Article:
Iran’s Ayatollah Ali Khamenei has urged both Christians and Muslims to follow the teachings of Jesus by “confronting the Pharoahs and tyrants”, state media reported.
In a Christmas Eve address, the Islamic Republic’s Supreme Leader advised all followers of Jesus to adhere to his lessons in “their lives and deeds”, according to Tasnim news agency.
Christians believe Jesus to be the son of God, with millions around the world celebrating his birth on Wednesday. Muslims also believe in Jesus and the virgin birth, but consider him to be a prophet rather than the child of God.
“The honor Muslims attribute to Jesus Christ [peace be upon him] is no less than his position and merit in the eyes of the Christian believers in Christianity,” Khamenei said in a tweet accompanied by a photo showing him next to a small but festive Christmas tree decked out with Santa Claus and reindeer decorations and twinkle lights.
“Today, many who claim to follow Jesus Christ take a different path than that of him. The guidance of Jesus, the son of Mary (peace be upon our Prophet and her) is guidance towards worshiping God and confronting the Pharaohs and tyrants,” he said.
Following Jesus instead requires “adherence to righteousness and abhorrence of anti-righteous powers”, the ayatollah explained.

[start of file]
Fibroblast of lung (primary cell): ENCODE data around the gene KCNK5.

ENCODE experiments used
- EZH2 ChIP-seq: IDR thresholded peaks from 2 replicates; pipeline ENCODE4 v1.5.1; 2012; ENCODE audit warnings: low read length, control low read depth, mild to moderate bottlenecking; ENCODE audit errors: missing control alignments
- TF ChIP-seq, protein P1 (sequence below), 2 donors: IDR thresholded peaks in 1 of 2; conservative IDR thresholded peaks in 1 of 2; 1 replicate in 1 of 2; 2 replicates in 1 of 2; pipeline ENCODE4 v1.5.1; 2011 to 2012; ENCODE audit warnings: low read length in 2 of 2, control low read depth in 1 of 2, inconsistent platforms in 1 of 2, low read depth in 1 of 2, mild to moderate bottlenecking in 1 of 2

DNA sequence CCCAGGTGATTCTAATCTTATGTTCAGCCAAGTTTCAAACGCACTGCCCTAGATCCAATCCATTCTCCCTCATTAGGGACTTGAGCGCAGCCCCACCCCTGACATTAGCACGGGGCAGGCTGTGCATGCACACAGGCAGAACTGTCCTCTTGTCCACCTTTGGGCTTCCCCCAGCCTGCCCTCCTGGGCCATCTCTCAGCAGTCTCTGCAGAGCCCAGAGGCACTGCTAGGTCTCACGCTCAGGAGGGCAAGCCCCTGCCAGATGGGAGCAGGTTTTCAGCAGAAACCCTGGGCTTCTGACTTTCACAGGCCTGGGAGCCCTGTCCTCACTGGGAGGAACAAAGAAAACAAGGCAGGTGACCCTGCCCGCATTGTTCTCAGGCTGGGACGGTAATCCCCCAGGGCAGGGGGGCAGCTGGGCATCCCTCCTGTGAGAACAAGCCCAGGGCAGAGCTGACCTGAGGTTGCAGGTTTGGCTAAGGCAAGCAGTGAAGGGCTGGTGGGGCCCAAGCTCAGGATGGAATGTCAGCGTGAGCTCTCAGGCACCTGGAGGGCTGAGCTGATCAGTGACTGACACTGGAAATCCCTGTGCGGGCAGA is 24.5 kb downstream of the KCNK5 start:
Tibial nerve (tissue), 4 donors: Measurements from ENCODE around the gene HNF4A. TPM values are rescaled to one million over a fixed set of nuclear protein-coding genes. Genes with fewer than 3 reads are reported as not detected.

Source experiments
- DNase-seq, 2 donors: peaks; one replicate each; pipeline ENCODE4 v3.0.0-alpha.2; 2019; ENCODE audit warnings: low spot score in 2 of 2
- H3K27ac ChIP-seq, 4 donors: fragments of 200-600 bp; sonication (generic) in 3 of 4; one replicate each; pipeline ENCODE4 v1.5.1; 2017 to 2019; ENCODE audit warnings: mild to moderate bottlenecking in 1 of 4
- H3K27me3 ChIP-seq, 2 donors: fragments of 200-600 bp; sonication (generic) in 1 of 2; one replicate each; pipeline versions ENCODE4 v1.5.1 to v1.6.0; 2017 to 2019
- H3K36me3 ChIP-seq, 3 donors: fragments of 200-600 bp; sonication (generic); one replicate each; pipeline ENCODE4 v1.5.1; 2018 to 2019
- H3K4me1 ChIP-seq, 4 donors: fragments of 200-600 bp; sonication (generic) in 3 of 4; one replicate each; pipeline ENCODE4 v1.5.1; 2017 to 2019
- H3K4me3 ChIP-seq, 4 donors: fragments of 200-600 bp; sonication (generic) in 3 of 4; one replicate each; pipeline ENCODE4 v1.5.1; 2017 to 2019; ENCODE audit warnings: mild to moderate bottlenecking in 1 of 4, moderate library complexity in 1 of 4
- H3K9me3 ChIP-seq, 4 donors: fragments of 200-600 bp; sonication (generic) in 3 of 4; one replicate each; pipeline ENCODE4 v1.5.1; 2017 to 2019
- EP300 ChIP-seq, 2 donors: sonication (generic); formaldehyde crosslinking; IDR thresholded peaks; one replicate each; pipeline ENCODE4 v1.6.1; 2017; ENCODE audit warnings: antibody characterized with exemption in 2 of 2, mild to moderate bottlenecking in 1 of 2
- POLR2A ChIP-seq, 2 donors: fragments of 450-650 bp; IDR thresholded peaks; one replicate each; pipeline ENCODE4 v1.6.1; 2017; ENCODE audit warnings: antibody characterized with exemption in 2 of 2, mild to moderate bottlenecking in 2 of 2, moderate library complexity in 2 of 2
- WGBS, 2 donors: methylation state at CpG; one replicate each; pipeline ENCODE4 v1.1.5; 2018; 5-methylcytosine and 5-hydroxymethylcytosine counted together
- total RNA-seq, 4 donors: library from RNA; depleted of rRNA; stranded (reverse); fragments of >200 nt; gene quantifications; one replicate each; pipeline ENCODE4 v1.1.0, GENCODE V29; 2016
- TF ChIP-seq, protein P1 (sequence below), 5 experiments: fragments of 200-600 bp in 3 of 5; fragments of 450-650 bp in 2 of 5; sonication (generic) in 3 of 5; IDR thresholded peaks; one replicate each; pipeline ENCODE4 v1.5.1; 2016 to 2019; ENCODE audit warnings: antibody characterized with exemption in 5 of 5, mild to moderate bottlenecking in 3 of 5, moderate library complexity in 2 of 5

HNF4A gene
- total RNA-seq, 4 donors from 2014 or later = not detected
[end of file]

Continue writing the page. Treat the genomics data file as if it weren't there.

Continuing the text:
“It is hoped that Christians and Muslims in every part of the world will adhere to this great lesson from Jesus [peace be upon him] in their lives and deeds,” he said.
Iran has a small minority of more than 300,000 Christians. Some are of Armenian or Assyrian descent, but an increasing percentage of the community are reportedly converts from Islam.
Iranian Christians, particularly converts from Islam, face discrimination and religious persecution. Apostasy is punishable by the death penalty.
United Nations human rights experts last year alleged a “disturbing pattern” of Christians being targeted for their beliefs in the Islamic Republic.
“Members of the Christian minority in Iran, particularly those who have converted to the faith, are facing severe discrimination and religious persecution,” they said, noting Christians who had been charged with “threatening national security” for “either for converting people or for attending house churches”.